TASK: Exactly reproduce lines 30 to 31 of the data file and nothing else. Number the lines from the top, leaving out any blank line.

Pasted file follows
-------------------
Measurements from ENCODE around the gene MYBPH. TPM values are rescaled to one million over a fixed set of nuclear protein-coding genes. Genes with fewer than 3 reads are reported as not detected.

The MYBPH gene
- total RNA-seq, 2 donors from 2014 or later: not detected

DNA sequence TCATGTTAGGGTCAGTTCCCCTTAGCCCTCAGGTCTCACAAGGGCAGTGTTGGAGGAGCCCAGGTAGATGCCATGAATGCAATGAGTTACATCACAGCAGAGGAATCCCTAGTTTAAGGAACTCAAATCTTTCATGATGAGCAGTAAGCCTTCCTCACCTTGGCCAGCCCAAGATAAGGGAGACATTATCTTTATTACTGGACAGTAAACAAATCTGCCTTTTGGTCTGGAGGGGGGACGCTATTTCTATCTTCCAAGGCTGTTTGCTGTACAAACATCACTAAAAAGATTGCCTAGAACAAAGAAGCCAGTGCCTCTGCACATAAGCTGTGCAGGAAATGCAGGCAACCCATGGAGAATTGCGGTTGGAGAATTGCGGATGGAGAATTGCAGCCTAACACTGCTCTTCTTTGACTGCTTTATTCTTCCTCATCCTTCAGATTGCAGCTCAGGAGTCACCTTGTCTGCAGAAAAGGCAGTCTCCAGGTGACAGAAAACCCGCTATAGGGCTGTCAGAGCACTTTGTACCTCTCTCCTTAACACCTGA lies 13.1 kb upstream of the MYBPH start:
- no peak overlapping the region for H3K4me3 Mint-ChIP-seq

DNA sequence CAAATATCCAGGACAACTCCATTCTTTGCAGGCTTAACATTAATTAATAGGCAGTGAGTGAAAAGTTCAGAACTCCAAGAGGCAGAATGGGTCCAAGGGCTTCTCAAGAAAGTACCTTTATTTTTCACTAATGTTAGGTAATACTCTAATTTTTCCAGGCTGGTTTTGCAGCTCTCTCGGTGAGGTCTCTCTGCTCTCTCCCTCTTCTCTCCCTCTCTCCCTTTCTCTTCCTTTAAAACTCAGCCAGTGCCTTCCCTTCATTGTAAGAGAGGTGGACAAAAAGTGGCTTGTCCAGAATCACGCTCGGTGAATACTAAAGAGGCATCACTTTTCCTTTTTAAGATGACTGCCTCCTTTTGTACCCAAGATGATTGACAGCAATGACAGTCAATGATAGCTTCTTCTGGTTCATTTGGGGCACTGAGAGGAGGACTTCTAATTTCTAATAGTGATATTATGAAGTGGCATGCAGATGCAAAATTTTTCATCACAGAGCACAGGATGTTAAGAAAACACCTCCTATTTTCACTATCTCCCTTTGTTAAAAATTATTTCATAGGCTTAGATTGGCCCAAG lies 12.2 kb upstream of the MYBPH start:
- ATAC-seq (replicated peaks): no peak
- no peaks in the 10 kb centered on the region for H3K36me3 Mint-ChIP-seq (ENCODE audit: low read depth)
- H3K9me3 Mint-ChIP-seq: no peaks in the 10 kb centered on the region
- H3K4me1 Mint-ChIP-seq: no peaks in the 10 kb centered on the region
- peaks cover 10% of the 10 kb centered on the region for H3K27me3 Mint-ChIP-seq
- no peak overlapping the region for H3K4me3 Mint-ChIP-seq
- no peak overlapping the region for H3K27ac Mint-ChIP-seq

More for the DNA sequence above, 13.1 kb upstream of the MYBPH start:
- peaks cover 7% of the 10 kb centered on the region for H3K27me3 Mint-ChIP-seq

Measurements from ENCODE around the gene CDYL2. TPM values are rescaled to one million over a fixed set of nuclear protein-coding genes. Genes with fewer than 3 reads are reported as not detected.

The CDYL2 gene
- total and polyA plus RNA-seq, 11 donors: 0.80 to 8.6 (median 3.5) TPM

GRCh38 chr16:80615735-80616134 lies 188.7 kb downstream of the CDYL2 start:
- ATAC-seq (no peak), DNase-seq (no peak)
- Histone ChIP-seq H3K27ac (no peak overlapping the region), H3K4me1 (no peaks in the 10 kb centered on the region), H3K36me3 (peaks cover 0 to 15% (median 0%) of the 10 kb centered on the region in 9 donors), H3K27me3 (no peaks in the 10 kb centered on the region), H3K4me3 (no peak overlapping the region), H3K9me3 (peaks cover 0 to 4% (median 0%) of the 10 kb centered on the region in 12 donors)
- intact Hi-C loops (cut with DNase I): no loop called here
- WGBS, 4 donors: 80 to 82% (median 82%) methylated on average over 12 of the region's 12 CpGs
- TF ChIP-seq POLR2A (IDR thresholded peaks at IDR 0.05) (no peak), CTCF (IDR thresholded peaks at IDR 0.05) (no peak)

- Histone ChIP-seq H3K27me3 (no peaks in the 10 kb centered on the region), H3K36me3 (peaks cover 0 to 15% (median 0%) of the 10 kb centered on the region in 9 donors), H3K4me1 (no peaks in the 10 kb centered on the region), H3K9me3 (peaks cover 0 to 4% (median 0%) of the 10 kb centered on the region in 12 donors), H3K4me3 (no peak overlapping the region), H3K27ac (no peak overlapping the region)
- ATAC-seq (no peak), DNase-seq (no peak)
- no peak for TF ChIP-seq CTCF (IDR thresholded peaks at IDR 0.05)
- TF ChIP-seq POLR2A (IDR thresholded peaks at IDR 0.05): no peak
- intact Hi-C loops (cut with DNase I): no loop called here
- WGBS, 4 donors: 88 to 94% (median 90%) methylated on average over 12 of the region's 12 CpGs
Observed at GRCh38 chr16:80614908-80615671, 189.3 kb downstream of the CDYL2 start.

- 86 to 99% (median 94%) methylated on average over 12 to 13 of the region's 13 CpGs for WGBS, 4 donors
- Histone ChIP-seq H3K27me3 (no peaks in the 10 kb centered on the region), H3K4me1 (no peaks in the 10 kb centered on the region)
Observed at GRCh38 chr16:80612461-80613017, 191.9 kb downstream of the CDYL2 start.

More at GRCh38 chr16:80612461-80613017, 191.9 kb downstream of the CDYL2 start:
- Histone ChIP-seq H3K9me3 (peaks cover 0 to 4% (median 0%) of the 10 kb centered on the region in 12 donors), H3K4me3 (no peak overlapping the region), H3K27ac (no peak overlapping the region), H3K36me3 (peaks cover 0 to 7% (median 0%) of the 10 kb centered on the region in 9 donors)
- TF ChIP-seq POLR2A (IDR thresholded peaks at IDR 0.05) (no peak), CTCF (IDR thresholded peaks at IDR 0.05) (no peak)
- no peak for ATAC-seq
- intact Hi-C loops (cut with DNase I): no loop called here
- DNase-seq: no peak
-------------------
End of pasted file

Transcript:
- WGBS, 4 donors: 88 to 94% (median 90%) methylated on average over 12 of the region's 12 CpGs
Observed at GRCh38 chr16:80614908-80615671, 189.3 kb downstream of the CDYL2 start.